After five years, 83 percent of patients in a trial incorporating brachytherapy into the treatment plan had survived, according to a team of Keck School radiation oncologists, orthopaedists and preventive medicine researchers, who announced the results recently at the 46th Annual Meeting of the American Society for Therapeutic Radiology and Oncology in Atlanta. The results equal that of a similar trial done at Memorial Sloan-Kettering Cancer Center.
Oscar E. Streeter Jr., M.D., associate professor of radiation oncology at the Keck School and USC/Norris Comprehensive Cancer Center, shared results of the team's study with colleagues on October 5 at the Georgia World Congress Center.
Sarcomas are cancers that grow in the connective tissues of the body, commonly within muscle and bone. Surgery and radiation have been an important part of successful treatment for these sarcomas.
In the past-and even in some cases, today-surgeons have had to amputate a limb to treat soft-tissue sarcomas. But limb-sparing procedures and new technological breakthroughs are helping make modern treatment less drastic. Physicians want to take advances even further, trying to keep radiation from harming skin that is healing from cancer surgery, for example, and focusing radiation on where it is most desired. Brachytherapy may increasingly be part of that effort.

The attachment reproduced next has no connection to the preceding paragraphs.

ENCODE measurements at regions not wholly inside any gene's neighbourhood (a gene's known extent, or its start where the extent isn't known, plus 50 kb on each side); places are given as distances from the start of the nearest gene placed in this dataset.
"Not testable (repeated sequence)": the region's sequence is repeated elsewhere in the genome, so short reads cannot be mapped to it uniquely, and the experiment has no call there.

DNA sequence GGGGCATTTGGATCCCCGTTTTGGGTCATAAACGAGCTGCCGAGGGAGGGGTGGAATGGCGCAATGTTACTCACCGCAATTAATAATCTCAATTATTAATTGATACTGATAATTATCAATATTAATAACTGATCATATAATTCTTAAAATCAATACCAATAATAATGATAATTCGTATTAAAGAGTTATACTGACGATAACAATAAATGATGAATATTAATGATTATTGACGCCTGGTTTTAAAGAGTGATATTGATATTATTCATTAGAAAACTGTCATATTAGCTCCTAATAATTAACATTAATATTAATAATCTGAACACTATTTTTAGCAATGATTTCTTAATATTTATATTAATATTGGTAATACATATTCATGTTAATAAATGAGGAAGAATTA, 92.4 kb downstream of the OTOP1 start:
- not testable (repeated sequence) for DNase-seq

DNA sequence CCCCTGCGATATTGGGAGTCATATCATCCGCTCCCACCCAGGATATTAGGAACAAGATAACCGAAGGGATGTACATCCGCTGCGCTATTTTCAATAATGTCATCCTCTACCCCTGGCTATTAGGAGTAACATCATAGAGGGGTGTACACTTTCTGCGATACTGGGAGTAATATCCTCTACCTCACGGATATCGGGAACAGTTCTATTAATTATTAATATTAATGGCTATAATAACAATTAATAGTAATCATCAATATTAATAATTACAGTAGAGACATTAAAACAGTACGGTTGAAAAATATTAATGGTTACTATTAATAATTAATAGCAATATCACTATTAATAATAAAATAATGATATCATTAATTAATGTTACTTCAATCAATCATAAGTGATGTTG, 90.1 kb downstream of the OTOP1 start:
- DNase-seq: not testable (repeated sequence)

In brachytherapy, after a surgeon removes the tumor from the patient, the radiation oncologist then inserts several catheters through the skin and into the cavity left by the tumor. After at least five days, when the patient has recovered from surgery, a radiation oncologist uses a co
Contact: Sarah Huoh
University of Southern California